To get SOLO, you need two people

2019 McKnight dance fellow Elayna Waxse flipped the male gaze with choreographer Bobbi Jene Smith.

Elayna Waxse, photo by V. Paul Virtucio.


As much as the biannual SOLO event (Sept. 18) is about the McKnight dance fellows and the premiere of their commissioned solos, it's also about the relationship they build with their choreographers. Each fellow receives an unrestricted $25,000 grant and solo eligibility, and for 2019 fellow Elayna Waxse, that meant a chance to work with someone she had been aware of for years: Bobbi Jene Smith, formerly of Israel's Batsheva Dance Co., subject of an eponymous 2017 documentary, and more.


While the 2018 and 2019 fellows are premiering their dance films at the Cowles Center (and on demand), Waxse and Smith did the creating in New York City, where Smith is based. The two had never worked together before, but Waxse was drawn to the clear intention and emotion in Smith's choreography as well as her high physicality.


So, during what Waxse terms, "the magical COVID lull in July," the two collaborated on what came to be known as "Sincerely, Jane."


Changing the narrator


From the get-go, Smith already had a strong concept in mind. She was inspired by the women in arts and literature whom we only know through men's eyes⁠, particularly Jane in the Leonard Cohen song, "Famous Blue Raincoat." Moreover, she wanted to finally give the women a voice.


"I wanted to see a woman set out to make a decision and still allowed to doubt and mourn," Smith says. "We began to dream about who 'Jane' might be. What letter might she write in return to the song."


Early rehearsals included taking phrases from the Cohen song, working separately, and then sharing what they made with each other. Music wasn't a factor until post-production when Smith brought in violinist Keir GoGwilt. (For a hint of what it could sound like, check out GoGwilt's music on one of Smith's recent works, "The Hopeful Parents.")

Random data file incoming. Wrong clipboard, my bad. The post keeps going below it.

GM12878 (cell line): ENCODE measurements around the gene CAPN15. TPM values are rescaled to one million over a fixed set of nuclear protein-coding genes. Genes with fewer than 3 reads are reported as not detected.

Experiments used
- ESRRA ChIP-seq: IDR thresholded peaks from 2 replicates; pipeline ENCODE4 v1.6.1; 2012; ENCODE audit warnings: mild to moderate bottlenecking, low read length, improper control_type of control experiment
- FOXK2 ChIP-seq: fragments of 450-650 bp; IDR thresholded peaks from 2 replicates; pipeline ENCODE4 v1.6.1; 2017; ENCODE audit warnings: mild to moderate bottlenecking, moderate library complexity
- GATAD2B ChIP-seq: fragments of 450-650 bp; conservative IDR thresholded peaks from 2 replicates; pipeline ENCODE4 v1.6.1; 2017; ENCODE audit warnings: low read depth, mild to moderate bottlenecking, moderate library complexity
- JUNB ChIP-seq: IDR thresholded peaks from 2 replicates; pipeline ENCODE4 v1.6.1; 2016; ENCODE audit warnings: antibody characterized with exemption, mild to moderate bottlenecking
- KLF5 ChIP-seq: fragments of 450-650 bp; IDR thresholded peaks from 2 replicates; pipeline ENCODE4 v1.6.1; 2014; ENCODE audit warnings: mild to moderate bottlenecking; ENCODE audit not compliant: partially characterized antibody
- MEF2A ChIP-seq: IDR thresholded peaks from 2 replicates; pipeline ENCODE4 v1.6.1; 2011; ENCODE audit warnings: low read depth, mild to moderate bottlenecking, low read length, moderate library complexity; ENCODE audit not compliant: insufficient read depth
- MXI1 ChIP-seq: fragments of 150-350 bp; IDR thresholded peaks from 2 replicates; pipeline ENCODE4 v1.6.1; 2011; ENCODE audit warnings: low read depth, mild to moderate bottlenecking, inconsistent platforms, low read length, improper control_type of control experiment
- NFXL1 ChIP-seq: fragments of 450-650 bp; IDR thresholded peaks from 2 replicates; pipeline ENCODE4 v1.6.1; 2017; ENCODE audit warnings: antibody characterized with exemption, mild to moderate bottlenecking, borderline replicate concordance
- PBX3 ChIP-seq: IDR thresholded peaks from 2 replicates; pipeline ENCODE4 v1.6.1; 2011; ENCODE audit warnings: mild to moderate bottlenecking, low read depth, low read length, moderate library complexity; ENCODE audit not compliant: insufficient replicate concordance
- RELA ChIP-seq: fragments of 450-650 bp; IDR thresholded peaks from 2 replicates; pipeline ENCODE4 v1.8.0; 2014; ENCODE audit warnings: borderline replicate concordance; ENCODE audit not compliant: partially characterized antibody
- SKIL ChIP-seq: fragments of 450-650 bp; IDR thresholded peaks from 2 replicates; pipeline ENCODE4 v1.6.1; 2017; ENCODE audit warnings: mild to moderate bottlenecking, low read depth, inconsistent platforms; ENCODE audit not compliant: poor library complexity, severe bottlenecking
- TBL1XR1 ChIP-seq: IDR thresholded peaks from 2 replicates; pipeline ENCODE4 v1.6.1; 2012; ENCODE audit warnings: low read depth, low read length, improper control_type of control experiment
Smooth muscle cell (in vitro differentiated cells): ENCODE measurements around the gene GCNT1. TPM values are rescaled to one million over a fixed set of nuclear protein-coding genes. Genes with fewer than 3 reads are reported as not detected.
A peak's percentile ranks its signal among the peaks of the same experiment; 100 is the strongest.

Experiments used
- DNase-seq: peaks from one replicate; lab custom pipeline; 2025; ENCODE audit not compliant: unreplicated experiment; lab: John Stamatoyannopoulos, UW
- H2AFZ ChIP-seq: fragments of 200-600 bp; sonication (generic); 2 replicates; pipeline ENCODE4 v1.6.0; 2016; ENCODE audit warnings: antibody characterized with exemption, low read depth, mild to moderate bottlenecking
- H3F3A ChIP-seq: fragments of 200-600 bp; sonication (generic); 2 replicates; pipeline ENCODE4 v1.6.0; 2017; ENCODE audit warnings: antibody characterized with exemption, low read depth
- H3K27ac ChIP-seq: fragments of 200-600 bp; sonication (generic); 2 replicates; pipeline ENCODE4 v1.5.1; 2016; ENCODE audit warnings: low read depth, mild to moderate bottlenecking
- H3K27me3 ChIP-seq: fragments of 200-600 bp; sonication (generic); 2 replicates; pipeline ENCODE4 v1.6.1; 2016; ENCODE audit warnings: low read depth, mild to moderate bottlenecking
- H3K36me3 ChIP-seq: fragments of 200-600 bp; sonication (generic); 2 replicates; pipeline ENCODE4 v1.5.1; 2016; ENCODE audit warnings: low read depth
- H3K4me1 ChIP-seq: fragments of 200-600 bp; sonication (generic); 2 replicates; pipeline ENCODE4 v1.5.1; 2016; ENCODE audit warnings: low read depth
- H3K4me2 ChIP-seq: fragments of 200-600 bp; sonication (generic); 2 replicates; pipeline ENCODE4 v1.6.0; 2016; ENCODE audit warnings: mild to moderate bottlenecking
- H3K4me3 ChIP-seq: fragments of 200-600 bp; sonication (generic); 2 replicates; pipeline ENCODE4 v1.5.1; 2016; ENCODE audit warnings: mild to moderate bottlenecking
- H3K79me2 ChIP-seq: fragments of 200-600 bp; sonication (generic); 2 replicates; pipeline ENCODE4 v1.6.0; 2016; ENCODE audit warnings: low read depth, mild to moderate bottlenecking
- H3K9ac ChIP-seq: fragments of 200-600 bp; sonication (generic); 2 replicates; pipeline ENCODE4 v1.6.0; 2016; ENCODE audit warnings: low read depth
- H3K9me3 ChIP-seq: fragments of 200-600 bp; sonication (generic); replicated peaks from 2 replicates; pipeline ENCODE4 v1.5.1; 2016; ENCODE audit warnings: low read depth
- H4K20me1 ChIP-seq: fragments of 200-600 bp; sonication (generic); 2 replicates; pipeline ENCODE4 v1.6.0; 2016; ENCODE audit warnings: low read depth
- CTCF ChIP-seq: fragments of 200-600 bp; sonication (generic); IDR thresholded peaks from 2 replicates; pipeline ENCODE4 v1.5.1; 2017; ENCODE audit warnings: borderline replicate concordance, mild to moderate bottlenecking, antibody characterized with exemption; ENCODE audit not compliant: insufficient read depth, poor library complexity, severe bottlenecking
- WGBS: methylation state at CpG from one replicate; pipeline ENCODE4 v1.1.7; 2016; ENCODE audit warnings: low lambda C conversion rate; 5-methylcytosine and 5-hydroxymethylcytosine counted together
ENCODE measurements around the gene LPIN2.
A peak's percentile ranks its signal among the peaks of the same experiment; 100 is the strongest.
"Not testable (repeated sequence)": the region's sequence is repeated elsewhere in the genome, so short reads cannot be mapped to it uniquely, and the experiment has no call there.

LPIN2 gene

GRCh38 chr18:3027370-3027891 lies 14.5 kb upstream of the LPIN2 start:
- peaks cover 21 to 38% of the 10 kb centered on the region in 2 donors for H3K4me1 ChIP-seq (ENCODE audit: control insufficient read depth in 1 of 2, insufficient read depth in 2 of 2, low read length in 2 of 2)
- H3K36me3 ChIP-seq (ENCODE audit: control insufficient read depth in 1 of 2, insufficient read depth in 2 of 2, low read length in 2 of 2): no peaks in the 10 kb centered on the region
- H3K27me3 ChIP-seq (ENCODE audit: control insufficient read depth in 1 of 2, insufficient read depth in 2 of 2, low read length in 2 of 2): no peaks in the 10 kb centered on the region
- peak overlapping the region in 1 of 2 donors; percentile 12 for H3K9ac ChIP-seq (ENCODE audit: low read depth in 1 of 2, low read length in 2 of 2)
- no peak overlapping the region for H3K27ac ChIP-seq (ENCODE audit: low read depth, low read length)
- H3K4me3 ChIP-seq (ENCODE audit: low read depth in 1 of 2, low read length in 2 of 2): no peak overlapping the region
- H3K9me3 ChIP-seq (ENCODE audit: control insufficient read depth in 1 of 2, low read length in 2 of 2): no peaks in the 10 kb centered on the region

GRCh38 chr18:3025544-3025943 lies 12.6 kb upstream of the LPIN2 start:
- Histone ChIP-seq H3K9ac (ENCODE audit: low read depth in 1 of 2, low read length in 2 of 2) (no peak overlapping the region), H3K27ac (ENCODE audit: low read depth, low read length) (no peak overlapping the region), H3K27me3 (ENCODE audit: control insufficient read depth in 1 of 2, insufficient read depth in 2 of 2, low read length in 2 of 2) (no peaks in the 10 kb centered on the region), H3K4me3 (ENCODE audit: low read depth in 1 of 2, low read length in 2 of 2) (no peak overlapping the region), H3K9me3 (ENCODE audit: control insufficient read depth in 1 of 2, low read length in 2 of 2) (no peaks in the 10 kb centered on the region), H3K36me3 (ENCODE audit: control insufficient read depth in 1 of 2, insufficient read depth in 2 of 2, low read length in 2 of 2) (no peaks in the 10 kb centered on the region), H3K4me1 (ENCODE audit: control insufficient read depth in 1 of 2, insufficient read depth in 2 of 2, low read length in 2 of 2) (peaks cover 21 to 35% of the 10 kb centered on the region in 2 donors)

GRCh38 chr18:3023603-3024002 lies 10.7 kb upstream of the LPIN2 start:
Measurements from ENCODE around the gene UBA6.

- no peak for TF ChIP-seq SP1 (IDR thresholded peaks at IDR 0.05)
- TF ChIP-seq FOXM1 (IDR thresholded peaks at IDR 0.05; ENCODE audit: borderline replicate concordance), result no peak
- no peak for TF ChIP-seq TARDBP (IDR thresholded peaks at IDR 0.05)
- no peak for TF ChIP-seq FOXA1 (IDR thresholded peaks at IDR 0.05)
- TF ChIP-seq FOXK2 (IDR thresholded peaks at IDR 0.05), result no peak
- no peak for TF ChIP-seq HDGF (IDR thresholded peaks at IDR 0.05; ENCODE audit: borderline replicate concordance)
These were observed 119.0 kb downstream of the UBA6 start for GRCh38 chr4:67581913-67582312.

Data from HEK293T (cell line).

Smith's husband Or Schraiber filmed the dance on their last day together, but as Waxse said, the couple's prior experience in dance as film really paid off. "From day one Bobbi was considering camera angles and other film components as we created the movement."


Understanding through collaboration


Waxse came into the McKnight fellowship program with a lengthy dance career including work with Colorado Ballet, Black Label Movement, and TU Dance, as well as her own choreographic commissions from Minnesota Dance Theatre, the University of Minnesota Opera Theatre, and more. Even with those experiences, however, the dynamic Smith brought to the choreographer/dancer relationship stood out.

"Often there can be a large hierarchical power divide between dancer and choreographer, but I didn’t feel that during this process. I felt guided, supported, and empowered by Bobbi the entire time," Waxse says.


In return, Smith says, "It is very meaningful to me that [the process] is collaborative. We join together to make something larger than what we might make on our own. Through collaboration I am able to understand someone more. So I am very thankful for the chance to do that with Elayna."